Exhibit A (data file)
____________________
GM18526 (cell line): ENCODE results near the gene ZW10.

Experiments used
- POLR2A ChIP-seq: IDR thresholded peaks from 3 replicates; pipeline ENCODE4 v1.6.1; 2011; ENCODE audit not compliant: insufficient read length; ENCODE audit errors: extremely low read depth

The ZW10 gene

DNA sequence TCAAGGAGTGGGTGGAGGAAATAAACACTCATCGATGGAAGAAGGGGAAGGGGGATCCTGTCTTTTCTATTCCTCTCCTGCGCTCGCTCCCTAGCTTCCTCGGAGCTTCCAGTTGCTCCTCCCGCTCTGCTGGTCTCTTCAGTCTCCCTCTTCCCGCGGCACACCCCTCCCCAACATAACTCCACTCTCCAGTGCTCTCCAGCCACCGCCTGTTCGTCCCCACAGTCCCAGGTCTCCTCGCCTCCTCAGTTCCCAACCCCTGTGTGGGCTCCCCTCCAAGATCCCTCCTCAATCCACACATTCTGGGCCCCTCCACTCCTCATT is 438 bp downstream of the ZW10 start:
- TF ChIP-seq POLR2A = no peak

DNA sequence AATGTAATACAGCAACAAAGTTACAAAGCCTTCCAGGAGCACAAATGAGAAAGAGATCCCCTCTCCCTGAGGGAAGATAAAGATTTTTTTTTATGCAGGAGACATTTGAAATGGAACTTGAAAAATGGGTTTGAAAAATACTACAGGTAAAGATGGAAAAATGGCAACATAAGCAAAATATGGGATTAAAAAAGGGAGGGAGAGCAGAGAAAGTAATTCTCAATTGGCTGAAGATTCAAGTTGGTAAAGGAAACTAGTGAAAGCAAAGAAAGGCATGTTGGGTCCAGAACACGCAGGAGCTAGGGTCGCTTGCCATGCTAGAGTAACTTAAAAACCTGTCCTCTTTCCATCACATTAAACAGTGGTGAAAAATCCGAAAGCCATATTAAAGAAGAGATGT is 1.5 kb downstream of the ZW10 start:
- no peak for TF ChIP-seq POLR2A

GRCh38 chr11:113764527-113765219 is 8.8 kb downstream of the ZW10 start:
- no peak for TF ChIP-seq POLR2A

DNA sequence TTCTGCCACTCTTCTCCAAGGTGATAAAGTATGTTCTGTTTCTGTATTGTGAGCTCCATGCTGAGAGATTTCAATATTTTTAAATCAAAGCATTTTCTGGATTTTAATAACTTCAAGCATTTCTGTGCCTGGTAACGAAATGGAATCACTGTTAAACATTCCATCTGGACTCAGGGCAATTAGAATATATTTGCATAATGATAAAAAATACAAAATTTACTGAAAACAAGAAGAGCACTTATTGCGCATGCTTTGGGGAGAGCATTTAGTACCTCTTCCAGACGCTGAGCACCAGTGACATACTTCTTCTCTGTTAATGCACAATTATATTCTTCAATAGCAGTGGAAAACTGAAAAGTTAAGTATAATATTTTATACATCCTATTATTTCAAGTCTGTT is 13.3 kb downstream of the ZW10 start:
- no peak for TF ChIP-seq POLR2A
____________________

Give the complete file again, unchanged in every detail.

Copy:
GM18526 (cell line): ENCODE results near the gene ZW10.

Experiments used
- POLR2A ChIP-seq: IDR thresholded peaks from 3 replicates; pipeline ENCODE4 v1.6.1; 2011; ENCODE audit not compliant: insufficient read length; ENCODE audit errors: extremely low read depth

The ZW10 gene

DNA sequence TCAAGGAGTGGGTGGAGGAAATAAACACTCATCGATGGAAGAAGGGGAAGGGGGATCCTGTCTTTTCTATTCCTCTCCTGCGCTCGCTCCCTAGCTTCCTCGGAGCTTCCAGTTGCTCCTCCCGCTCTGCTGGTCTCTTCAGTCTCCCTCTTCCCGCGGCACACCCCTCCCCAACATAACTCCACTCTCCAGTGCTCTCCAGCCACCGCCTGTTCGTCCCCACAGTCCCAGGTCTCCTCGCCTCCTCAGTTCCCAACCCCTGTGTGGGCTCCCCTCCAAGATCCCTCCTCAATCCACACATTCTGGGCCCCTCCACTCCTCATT is 438 bp downstream of the ZW10 start:
- TF ChIP-seq POLR2A = no peak

DNA sequence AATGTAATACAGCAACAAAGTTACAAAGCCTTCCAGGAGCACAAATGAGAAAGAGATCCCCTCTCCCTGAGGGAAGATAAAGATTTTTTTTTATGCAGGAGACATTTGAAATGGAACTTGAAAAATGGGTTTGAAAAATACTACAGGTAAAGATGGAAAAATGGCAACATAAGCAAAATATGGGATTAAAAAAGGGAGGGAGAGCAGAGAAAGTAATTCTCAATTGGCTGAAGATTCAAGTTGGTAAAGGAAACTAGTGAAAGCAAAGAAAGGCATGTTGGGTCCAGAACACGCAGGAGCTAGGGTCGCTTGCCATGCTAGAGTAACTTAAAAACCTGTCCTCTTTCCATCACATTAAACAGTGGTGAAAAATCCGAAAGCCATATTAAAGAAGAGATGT is 1.5 kb downstream of the ZW10 start:
- no peak for TF ChIP-seq POLR2A

GRCh38 chr11:113764527-113765219 is 8.8 kb downstream of the ZW10 start:
- no peak for TF ChIP-seq POLR2A

DNA sequence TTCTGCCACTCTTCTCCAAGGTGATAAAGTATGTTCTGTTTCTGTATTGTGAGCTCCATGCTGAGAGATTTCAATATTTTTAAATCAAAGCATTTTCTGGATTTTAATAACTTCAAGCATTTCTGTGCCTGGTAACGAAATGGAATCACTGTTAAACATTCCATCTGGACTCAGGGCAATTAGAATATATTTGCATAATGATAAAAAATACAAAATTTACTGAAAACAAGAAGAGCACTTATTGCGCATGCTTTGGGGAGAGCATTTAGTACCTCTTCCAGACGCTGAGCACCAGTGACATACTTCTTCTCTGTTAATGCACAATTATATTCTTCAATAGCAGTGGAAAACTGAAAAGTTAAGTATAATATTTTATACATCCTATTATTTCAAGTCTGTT is 13.3 kb downstream of the ZW10 start:
- no peak for TF ChIP-seq POLR2A